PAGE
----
There are several companies in my neighborhood that I am relieved to have got through the pandemic.
I count two restaurants, a cafe and a particularly good independent bookstore that help shape the character of the area, and I sincerely hope that by reaching a changed Level 0 on Monday, they have weathered the worst. I can’t be so sure about Glasgow city center just yet.
The First Minister is determined to stress that the crisis is not over and that there is no day of freedom for Scotland. Independent companies that serve our inner city are well aware of this.
In particular, they have to wait for the green light to allow them to return to the office. According to the latest cellular data released by the Center for Cities, only 10 percent of weekday commutes had returned by the end of June.
Last week I heard a coffee shop with outlets in Helensburgh and in the city center: “Every day it’s like Christmas in the Helensburgh shop and out of town.”
Larger cities tended to suffer the most economic damage, but the UK’s three largest cities in London, Manchester and Birmingham were better at 17%. 16% and 20% of the recovered commute, respectively.
The very low resident population in Glasgow city center could be a reason for the shortage in Glasgow, as well as the tougher embassies from the Scottish government supporting homeworking. However, Edinburgh has almost a fifth of its office workers back in the center.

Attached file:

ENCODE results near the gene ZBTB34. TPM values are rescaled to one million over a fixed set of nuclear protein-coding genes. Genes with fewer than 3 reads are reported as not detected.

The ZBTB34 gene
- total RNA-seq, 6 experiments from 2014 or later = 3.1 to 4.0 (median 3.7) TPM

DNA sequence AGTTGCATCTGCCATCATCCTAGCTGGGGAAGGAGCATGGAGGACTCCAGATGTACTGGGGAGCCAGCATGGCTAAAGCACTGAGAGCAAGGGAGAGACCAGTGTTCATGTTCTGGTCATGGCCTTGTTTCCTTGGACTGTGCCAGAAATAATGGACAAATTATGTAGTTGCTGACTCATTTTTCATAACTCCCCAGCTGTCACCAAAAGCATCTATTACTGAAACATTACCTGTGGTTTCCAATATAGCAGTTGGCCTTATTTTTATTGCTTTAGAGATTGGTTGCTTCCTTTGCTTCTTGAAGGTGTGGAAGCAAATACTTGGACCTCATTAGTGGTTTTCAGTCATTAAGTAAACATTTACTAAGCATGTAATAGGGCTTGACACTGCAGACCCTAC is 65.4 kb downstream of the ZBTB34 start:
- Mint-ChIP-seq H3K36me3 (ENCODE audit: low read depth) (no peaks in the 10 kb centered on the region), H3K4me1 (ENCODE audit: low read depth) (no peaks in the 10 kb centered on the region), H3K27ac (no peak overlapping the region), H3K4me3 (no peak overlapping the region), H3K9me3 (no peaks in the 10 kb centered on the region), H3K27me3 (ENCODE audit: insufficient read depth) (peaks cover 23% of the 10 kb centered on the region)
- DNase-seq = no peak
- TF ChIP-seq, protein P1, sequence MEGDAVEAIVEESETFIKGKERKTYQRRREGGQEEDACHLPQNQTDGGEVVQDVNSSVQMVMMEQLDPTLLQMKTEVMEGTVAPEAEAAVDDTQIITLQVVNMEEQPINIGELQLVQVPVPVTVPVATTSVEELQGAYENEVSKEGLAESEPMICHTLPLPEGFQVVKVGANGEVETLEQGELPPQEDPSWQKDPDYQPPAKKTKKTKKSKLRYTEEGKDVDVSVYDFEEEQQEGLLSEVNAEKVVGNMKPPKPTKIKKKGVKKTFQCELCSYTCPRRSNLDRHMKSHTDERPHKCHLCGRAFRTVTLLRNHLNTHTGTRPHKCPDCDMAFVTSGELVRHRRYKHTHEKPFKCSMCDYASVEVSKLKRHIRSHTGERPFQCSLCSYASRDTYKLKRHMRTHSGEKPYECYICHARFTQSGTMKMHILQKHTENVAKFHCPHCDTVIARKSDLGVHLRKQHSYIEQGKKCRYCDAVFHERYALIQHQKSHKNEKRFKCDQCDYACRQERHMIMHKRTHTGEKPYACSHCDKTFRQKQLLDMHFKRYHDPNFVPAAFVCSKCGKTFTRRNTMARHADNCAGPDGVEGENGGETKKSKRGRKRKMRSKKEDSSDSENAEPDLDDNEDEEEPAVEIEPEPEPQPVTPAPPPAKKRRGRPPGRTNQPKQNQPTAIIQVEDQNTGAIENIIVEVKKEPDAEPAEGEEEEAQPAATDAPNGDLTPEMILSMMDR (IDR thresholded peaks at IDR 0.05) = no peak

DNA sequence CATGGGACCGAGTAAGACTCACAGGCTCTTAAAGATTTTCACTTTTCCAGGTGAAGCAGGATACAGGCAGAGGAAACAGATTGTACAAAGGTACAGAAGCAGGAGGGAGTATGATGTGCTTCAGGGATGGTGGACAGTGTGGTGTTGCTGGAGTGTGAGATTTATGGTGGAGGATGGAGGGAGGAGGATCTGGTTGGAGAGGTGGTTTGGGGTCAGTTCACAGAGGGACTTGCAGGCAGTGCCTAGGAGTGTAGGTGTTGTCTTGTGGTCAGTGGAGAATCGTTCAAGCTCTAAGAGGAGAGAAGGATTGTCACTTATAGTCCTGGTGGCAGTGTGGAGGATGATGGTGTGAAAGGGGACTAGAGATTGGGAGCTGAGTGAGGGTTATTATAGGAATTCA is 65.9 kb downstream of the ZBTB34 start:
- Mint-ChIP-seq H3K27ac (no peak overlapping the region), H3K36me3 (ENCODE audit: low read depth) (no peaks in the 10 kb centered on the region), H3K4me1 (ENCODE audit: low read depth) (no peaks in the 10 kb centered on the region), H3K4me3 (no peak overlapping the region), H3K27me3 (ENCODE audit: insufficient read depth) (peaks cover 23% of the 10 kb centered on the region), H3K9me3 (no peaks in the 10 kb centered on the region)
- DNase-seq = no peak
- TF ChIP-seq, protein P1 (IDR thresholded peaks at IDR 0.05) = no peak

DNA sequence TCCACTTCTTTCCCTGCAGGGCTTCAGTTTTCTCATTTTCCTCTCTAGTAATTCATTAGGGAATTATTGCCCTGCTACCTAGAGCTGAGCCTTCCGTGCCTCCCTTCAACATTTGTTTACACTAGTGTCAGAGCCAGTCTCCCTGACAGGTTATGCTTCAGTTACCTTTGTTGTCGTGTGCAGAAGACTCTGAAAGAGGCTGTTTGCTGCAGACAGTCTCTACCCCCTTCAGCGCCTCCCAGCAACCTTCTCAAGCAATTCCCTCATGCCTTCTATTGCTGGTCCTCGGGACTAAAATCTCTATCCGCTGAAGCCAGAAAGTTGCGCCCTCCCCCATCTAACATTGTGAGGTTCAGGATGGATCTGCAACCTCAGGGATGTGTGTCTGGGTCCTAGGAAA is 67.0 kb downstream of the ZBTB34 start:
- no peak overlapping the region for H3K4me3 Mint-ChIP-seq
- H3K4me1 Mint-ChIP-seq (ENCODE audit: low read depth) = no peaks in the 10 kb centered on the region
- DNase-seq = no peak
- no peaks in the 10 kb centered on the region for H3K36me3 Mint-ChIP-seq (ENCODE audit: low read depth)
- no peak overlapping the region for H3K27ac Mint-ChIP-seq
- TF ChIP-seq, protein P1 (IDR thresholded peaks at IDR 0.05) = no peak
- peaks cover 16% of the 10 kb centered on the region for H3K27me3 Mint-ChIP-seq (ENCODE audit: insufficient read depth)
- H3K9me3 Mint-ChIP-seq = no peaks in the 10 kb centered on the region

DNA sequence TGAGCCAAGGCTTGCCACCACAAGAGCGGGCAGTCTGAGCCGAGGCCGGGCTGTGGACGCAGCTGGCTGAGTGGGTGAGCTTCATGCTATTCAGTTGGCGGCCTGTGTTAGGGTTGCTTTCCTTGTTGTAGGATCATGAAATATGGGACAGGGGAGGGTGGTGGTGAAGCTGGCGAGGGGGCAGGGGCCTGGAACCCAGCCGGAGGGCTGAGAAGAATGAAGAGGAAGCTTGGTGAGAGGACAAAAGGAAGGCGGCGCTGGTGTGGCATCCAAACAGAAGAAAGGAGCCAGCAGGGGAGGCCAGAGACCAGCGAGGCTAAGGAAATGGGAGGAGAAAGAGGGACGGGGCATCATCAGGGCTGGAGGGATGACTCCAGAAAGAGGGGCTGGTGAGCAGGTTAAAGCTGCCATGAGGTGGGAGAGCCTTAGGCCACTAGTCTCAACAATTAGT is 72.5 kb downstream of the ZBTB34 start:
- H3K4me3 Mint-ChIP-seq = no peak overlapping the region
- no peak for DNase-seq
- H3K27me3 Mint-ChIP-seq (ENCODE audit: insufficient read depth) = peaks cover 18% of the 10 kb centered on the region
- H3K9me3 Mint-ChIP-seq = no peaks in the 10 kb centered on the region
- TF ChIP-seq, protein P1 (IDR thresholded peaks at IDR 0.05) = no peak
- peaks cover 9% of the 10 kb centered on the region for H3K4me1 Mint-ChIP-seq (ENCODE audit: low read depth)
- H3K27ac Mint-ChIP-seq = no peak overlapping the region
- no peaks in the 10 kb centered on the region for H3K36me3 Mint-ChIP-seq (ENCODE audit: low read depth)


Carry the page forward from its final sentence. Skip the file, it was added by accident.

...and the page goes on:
Does it matter if Glasgow city center struggles when the general recovery is strong? Isn’t it a good thing that smaller towns and suburbs get off well, since the story of the past decade has been the withering up of the local highways? I am nervous to hear such questions to say the least.
It has been more than 35 years since a McKinsey report for the Scottish Development Agency recommended rebuilding the city’s troubled economy with a city center that was an architectural gem, what it took to be a tourist destination, and the base for one growing service sector.
A remarkably forward-looking insight drew the city to the importance of the demand for software services. Look behind the doors of several prominent companies in the city’s International Financial Services District (IFSD) and you will find the software technology hubs McKinsey envisioned.
Glasgow city center has been the engine of job growth for the wider region for more than 20 years. Even in a new world of hybrid working, the center will remain the basis for these growing companies.
Their offices may be remodeled, but I haven’t heard any suggestion of them being closed or relocated. Perhaps their employees come to the office three days a week instead of five, but youth training, team building and complex innovations are all reasons why offices are kept.
And since we all want to invest more in public transport, how much more difficult will it be when our existing systems are built around our inner city and our center is in decline?
Just as important to me is the survival of the independent companies that rely on inner-city traffic. We don’t have enough entrepreneurs in Scotland to lose any of the ones we already have.
I’ve listened to even the most creative and determined who struggle to see how they overcome all that has been placed upon them over the past 16 months.
I urge the Scottish Government to give the green light for the return to office on August 9th.
Stuart Patrick is Executive Director of the Glasgow Chamber of Commerce